Obamacare Replacement Has These Six Improvements
The new plan, above all, would be consumer-driven
The Republican House health-insurance reform bill would replace Obamacare with a more consumer-driven system. Rather than having many provisions take effect in 2020, Congress should pass it soon and make it effective next year. But it is getting attacked from both the right and the left.
Republican Sen. Mike Lee of Utah said: “This is not the Obamacare repeal bill we’ve been waiting for. It is a missed opportunity and a step in the wrong direction.” Lee and other Republicans are criticizing the bill because it keeps some provisions of Obamacare and provides tax credits for the purchase of health insurance, which they call a new entitlement. Further, the bill does not come with an estimate from the Congressional Budget Office, so it could be too expensive.
Democratic House Minority Leader Nancy Pelosi said: “This Republican bill will do massive damage to millions of families across the nation. Republicans have decided that affordable health care should be the privilege of the wealthy, not the right of every family in America.” Pelosi wants to keep the Obamacare mandates and reduce consumers’ choice of care. She does not want to roll back Obamacare’s subsidies of health-insurance premiums and give states control over their Medicaid budgets.
What’s missing from the news coverage is improvements in the new bill. Here are six:
1. No employer mandate. President Trump was elected on a platform of creating jobs, and additional mandates on employers reduce job creation. The bill rightly repeals the requirement that employers provide health insurance to their workers, and, therefore, what insurance they have to provide. Employers who choose to offer health insurance would have the option of providing some of the lower-cost plans that were banned under Obamacare.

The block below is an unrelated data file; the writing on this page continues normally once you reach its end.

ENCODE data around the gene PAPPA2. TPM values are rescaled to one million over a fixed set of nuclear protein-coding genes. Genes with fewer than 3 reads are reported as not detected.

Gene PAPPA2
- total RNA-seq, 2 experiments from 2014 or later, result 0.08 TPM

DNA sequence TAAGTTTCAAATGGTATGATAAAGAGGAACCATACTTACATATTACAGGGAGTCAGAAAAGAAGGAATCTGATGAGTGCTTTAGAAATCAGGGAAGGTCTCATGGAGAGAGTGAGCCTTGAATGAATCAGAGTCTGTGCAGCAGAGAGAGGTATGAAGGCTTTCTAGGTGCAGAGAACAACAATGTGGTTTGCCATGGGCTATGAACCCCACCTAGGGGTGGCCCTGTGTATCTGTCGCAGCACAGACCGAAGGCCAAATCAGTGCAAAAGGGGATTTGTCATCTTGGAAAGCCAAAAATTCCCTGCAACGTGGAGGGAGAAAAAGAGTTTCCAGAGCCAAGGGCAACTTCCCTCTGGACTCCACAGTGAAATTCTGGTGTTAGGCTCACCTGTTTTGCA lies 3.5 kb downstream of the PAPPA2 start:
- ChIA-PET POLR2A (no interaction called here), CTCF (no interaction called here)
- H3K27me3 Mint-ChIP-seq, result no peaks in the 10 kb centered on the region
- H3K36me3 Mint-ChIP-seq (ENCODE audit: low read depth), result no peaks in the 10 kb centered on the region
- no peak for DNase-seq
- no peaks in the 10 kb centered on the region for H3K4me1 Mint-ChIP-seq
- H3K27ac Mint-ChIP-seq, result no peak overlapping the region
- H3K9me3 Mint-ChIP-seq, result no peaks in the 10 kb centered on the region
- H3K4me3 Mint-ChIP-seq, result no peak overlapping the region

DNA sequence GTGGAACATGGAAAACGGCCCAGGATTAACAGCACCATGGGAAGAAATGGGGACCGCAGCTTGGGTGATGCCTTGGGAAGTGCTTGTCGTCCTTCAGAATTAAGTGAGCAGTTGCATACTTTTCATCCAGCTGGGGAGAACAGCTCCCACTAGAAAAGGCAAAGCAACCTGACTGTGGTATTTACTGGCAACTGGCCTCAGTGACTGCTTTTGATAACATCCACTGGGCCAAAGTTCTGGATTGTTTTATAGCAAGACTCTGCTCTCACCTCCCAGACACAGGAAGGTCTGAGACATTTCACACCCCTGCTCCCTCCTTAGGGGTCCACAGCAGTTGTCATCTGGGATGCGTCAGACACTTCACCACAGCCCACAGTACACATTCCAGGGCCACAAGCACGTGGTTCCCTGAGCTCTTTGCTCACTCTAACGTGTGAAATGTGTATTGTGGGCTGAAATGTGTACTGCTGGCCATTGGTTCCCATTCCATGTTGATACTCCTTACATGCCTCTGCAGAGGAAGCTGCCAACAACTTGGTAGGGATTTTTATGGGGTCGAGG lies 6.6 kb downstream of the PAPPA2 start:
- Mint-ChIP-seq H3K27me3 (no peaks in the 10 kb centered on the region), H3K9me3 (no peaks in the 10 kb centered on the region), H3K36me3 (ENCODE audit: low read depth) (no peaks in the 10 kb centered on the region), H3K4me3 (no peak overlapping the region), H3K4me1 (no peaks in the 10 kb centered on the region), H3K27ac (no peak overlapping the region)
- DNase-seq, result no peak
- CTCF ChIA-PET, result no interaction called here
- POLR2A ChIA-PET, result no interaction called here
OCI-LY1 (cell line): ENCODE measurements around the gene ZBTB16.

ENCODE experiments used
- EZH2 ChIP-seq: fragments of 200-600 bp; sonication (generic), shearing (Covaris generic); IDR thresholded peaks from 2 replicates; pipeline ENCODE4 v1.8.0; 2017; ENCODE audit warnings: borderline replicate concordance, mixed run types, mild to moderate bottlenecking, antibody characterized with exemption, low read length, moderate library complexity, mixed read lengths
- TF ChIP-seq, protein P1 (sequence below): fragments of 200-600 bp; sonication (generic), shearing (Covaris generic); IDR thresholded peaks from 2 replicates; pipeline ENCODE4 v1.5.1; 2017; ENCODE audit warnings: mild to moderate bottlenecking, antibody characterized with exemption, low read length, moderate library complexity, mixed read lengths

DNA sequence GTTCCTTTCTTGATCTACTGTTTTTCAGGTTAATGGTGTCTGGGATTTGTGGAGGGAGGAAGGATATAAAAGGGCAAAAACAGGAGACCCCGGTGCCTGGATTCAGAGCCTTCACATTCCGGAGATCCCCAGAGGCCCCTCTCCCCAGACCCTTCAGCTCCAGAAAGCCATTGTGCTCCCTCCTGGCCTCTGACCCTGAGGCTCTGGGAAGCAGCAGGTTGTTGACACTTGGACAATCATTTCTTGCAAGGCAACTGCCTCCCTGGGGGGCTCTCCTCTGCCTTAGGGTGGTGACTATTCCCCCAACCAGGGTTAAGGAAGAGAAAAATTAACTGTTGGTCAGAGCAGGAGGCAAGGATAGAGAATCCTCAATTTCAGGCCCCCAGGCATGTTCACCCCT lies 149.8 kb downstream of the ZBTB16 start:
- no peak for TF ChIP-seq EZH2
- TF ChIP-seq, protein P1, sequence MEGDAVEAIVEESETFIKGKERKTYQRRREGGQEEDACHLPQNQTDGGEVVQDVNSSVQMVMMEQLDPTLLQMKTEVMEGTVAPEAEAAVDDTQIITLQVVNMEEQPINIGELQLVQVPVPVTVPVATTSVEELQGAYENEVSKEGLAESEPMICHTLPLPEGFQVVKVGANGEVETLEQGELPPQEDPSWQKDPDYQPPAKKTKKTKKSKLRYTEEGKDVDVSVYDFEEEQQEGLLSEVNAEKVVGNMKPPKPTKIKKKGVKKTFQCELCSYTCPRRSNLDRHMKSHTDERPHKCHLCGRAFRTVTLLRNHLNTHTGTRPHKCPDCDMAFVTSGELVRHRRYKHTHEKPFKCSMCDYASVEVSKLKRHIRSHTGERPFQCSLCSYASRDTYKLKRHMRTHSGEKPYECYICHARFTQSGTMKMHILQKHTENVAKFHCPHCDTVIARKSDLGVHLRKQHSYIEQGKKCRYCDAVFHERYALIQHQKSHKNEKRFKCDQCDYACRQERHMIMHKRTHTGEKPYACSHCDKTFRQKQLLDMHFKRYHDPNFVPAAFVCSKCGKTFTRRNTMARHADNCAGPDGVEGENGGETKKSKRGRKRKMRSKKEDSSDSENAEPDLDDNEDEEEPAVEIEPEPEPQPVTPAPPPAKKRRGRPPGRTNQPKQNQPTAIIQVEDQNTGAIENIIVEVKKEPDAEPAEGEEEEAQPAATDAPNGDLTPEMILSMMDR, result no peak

This would reduce the cost of employing workers at the low end of the income scale, resulting in more employment and fewer jobs offshored. Middle- and upper-income Americans could see higher cash wages, as employers return to these workers some of the higher cost of health insurance.
2. Refundable tax credits to buy health insurance. Low- and middle-income Americans who are not covered by government health-care programs would receive an advanceable, refundable tax credit so they could go out and buy their own insurance. The credits increase with age and are capped at $14,000 per family.
This means that insurance companies — which would be free, subject to state regulation, to issue the plans that Americans want to buy — would need to compete to attract customers. This would keep costs down and quality up. Just as food-stamp recipients can choose their grocery stores and their food, people should be able to choose their insurance companies and their preferred policies.
The contrast between competition for auto-insurance and health-insurance customers can be seen by the ads that we hear. We are regularly asked to call Geico and Allstate to lower our auto-insurance premiums. We are hardly ever asked to call Blue Cross Blue Shield or Aetna for a quick quote. We need such competition to keep prices down.